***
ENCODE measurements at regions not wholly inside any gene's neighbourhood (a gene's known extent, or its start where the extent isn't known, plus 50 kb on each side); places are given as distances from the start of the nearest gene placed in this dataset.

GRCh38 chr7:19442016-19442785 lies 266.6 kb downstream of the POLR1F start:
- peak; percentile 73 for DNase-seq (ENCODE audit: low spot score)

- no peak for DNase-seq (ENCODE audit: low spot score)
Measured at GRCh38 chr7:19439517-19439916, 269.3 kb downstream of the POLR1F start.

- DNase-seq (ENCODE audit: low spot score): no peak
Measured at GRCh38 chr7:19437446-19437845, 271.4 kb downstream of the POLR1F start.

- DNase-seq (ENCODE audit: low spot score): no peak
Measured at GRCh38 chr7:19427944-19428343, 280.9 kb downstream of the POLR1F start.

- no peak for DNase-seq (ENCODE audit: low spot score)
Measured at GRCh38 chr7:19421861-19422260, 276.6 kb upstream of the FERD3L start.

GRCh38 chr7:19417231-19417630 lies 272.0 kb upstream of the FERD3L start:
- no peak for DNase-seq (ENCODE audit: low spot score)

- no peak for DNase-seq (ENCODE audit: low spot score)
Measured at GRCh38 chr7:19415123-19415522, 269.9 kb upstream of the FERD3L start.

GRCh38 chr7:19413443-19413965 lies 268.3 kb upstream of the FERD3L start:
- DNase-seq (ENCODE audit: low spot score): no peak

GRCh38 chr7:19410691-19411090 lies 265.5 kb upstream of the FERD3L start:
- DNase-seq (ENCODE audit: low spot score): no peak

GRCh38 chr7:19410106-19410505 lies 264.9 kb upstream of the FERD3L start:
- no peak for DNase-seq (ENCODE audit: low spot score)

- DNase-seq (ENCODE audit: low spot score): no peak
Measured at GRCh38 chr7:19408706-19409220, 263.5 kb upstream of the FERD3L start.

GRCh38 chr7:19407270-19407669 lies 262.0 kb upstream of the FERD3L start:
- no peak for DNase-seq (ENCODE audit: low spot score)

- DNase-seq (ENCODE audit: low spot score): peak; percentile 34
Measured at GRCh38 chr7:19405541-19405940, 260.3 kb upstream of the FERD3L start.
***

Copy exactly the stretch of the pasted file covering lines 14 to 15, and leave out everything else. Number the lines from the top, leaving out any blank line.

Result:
- no peak for DNase-seq (ENCODE audit: low spot score)
Measured at GRCh38 chr7:19415123-19415522, 269.9 kb upstream of the FERD3L start.